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Workday Wins Google Deal, Plans $400 Million IPOWorkday Wins Google Deal, Plans $400 Million IPO

As Workday details its IPO plans, it reportedly lands a huge deal with Google as a human capital management customer.

Doug Henschen

August 31, 2012

2 Min Read

Details of Workday's initial public offering plans emerged on Thursday just as the media also caught wind of a big deal with search giant Google. It's a double dose of good news that will make would-be Workday customers and rival cloud, ERP, and human capital management (HCM) vendors take notice.

Workday is set to replace parts of Google's home-grown human resources software, which Google developed to manage its more than 50,000 employees, according to unnamed sources cited by Bloomberg. Google has hired Deloitte LLP to help integrate Workday's software, Bloomberg reported. As for the details of Workday's IPO planned for this fall, the vendor's S-1 filing with the Securities and Exchange Commission notes that the company expects to raise as much as $400 million through the offering. The document also outlines the company's recent financial performance, reporting $134.4 million in sales in 2011, nearly doubling 2010 sales of $68.1 million. The company is clearly spending big bucks to fuel product development and growth, as it reported a net loss of $79.6 million in 2011 and a loss of $56.2 million in 2010. Workday's IPO is planned for October, depending on market conditions. The banks running the offering will include Morgan Stanley, Goldman Sachs, and JP Morgan. [ Want more on Workday's strengths? Read Workday Wins More Customers For Cloud Apps. ] Founded in 2005 by PeopleSoft veterans David Duffield and Aneel Bhusri, Pleasanton, Calif.-based Workday has specifically targeted the public-sector and educational institutions that represent a core market for PeopleSoft. Workday customers in that segment include Brown University , Georgetown University, the State of Nebraska, and the New York Public Library. Workday also competes in an increasingly competitive mainstream commercial market for HCM and financial management applications. Just this week, IBM acquired HCM vendor Kenexa for $1.3 billion. That deal comes in the wake of SAP's $3.4 billion acquisition of SuccessFactors, Oracle's $1.9 billion buy of Taleo, and Salesforce.com's purchase of privately held Ryyple. Commercial-sector Workday customers include Flextronics, Kimberly-Clark, and Four Seasons Hotels. At this year's InformationWeek 500 Conference, C-level execs will gather to discuss how they're rewriting the old IT rulebook and accelerating business execution. At the St. Regis Monarch Beach, Dana Point, Calif., Sept. 9-11.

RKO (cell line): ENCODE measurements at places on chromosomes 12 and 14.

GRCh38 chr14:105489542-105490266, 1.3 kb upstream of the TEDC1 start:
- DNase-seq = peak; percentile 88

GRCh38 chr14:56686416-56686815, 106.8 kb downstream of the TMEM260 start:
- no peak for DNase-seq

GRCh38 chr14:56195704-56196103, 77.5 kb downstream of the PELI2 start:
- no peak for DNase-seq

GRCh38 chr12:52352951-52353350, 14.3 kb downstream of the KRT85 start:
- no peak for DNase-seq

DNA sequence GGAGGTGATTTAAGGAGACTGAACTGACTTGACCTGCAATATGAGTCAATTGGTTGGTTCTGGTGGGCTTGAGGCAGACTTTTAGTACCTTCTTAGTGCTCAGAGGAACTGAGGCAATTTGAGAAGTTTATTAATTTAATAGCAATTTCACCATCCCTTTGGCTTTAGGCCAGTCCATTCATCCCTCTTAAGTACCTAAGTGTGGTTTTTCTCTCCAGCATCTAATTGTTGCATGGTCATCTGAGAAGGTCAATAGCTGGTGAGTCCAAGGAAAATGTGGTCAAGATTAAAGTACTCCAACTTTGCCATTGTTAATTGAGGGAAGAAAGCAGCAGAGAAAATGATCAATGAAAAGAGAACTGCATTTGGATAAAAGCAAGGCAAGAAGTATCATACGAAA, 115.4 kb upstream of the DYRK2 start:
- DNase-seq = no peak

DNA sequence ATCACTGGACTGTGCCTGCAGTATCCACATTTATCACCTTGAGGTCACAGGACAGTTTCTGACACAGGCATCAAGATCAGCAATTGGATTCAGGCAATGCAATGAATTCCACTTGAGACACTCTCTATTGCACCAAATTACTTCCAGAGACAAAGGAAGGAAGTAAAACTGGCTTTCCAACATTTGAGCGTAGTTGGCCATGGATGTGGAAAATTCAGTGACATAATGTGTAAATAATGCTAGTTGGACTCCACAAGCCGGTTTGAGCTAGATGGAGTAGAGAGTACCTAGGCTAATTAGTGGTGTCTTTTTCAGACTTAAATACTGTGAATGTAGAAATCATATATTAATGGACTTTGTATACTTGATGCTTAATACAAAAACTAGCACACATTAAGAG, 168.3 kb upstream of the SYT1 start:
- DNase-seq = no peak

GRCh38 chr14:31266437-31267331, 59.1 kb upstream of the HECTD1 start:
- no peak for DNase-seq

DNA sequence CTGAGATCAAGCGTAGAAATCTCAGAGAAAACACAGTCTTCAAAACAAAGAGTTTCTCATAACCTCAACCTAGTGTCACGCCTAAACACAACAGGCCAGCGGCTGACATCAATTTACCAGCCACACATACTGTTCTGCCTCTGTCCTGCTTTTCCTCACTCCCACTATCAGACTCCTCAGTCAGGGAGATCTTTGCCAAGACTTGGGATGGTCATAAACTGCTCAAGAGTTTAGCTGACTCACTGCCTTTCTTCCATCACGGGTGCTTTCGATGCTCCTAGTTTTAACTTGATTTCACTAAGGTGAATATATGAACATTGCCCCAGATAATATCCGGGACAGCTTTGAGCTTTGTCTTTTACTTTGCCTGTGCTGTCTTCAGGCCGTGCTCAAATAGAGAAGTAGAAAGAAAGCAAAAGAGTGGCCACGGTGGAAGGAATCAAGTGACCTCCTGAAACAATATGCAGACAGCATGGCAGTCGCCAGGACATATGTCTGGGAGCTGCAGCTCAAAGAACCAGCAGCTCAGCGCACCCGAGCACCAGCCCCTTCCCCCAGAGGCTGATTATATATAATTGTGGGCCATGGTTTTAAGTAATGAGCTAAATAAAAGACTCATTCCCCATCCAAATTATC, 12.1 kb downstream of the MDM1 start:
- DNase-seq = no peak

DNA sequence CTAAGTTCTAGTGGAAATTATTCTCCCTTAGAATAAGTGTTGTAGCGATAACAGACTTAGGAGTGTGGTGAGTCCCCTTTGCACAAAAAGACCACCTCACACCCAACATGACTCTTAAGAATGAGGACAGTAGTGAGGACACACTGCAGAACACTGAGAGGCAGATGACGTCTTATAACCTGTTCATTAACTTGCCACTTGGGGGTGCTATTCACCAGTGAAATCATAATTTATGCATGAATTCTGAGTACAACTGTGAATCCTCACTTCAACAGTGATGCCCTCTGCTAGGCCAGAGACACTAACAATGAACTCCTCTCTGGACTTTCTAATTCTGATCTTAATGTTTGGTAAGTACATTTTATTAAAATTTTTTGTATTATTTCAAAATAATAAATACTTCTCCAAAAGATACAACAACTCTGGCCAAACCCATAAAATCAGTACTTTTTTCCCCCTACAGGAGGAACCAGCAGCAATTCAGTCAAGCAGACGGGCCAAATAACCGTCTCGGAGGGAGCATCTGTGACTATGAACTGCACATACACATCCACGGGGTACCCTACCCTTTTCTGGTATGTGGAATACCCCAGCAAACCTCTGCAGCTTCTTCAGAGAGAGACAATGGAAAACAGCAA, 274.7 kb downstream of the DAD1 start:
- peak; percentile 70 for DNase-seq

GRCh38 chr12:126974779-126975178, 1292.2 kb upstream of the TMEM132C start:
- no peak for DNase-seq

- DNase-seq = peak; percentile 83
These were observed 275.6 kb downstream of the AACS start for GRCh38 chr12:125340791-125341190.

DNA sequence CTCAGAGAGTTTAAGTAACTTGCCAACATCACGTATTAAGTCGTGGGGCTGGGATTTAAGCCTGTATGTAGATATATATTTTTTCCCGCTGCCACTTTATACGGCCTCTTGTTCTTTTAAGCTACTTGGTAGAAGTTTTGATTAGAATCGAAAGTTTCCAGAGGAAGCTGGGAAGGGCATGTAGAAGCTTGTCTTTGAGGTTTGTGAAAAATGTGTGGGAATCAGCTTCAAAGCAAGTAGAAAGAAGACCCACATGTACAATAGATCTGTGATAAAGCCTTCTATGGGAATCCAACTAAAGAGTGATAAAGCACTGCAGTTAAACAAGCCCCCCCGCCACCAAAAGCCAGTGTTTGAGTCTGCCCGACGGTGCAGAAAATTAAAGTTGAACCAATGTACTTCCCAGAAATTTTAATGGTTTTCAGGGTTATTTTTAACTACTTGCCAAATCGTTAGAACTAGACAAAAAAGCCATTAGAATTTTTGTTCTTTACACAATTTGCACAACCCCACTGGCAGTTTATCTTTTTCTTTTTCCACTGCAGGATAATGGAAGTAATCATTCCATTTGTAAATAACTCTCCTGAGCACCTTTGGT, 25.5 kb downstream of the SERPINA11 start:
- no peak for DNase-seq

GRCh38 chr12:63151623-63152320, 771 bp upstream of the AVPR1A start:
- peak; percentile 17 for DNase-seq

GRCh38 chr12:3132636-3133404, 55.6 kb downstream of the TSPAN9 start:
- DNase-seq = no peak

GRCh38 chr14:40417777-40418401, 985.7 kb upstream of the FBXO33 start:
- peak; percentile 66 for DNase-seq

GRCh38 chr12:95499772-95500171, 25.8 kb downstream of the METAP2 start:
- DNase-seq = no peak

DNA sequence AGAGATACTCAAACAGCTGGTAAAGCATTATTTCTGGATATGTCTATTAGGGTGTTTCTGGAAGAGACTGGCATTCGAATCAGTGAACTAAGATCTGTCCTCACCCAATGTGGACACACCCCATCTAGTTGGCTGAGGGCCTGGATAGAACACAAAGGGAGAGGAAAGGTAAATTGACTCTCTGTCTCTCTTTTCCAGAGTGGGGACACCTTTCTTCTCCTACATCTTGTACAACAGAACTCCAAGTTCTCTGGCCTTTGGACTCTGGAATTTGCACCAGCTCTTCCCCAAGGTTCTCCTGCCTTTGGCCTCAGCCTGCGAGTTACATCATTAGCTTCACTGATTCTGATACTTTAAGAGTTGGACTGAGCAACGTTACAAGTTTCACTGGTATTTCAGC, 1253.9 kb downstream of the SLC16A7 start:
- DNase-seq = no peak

About the Author(s)

Doug Henschen

Executive Editor, Enterprise Apps

Doug Henschen is Executive Editor of InformationWeek, where he covers the intersection of enterprise applications with information management, business intelligence, big data and analytics. He previously served as editor in chief of Intelligent Enterprise, editor in chief of Transform Magazine, and Executive Editor at DM News. He has covered IT and data-driven marketing for more than 15 years.

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